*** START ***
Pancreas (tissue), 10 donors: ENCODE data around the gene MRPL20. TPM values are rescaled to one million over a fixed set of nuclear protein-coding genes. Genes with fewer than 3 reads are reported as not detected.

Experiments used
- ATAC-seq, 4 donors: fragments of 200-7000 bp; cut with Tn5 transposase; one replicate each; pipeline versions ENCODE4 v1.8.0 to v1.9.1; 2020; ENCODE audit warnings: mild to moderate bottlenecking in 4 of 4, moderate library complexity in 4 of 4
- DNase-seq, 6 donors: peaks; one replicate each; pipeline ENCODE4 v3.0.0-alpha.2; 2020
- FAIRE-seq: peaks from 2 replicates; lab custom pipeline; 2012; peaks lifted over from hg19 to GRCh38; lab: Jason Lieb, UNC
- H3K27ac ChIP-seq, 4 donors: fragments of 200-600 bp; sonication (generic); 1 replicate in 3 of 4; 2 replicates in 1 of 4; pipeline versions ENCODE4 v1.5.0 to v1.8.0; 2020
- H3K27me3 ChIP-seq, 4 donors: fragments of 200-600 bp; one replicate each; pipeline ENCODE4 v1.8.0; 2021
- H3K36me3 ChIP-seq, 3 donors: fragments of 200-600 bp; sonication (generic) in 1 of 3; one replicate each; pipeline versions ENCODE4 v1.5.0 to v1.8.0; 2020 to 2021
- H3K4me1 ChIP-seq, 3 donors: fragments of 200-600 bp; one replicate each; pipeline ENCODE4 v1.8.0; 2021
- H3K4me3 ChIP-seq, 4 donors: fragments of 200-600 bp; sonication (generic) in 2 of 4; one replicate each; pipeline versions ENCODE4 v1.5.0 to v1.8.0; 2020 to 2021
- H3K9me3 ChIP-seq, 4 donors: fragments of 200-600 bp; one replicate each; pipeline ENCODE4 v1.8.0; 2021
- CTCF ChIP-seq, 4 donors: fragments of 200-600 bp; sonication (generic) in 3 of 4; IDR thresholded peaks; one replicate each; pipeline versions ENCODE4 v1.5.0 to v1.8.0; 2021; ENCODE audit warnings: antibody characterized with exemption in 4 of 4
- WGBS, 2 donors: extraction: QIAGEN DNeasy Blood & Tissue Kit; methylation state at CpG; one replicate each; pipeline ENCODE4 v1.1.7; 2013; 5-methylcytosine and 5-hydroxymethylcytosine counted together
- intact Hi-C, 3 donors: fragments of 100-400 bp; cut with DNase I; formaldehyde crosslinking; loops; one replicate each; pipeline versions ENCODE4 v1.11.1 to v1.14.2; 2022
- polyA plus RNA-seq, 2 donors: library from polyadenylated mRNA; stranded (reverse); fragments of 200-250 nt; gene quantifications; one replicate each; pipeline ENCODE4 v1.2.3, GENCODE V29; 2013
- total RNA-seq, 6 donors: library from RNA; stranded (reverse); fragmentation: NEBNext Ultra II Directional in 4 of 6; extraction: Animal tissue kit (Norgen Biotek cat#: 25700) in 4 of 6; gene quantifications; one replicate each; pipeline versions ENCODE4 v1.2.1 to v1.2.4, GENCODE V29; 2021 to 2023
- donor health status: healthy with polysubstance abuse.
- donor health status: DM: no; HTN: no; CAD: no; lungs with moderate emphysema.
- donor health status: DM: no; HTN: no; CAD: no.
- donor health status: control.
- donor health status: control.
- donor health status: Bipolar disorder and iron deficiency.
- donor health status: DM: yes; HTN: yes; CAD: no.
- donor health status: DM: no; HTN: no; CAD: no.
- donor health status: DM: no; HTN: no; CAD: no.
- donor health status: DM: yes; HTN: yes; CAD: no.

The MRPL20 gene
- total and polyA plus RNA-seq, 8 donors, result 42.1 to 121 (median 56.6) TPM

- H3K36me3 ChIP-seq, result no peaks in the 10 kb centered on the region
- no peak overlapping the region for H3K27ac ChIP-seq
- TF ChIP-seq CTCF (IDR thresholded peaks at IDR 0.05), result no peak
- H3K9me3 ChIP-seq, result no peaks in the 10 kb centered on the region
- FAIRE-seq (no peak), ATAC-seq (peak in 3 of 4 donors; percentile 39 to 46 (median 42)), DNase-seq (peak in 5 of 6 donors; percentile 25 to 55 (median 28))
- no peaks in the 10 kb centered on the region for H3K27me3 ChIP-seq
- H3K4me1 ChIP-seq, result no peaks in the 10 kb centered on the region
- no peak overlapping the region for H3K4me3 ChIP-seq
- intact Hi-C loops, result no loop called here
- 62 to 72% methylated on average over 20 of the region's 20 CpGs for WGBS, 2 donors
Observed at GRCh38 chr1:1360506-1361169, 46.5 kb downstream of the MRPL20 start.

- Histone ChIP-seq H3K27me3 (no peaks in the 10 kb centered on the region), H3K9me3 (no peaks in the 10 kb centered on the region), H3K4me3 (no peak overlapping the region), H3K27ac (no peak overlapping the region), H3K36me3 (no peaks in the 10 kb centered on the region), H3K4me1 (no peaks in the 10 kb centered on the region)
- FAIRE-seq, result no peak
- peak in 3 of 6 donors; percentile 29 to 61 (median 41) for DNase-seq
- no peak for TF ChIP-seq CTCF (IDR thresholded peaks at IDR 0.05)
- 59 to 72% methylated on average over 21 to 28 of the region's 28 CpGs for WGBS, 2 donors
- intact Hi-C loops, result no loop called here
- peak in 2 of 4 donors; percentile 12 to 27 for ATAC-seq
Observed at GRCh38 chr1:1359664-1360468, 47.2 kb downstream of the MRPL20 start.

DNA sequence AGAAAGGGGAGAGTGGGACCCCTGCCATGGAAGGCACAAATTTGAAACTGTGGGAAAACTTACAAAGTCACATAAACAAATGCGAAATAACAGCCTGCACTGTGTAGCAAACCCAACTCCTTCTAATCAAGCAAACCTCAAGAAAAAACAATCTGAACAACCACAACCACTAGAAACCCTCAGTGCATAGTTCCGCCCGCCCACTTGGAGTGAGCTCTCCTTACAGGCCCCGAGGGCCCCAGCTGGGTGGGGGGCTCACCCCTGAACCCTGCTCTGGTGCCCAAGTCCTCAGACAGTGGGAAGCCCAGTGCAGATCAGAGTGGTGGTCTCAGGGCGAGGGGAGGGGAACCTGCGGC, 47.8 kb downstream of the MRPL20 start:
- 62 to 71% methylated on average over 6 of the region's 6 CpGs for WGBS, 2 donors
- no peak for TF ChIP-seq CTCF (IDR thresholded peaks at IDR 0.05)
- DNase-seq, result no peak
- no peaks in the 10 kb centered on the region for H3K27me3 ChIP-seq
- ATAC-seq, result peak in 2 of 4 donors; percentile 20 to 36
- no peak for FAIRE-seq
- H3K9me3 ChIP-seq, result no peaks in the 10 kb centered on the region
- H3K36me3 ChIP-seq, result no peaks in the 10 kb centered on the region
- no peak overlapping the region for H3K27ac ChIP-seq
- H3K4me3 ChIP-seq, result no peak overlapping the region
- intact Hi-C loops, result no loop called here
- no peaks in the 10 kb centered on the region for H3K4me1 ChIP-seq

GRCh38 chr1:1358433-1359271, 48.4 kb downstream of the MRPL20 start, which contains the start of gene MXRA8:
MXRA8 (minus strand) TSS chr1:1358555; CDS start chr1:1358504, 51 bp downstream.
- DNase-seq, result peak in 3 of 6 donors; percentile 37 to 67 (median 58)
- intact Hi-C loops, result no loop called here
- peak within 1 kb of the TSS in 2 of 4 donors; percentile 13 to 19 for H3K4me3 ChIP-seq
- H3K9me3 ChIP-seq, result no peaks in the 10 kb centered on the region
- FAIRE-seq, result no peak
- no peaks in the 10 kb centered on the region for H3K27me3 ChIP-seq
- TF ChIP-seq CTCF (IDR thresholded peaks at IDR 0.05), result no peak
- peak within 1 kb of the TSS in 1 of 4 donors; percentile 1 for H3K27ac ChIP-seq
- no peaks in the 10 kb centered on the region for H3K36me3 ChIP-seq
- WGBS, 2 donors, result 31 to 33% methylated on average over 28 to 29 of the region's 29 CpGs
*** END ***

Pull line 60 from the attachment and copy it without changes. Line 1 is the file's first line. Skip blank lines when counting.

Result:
- no peaks in the 10 kb centered on the region for H3K4me1 ChIP-seq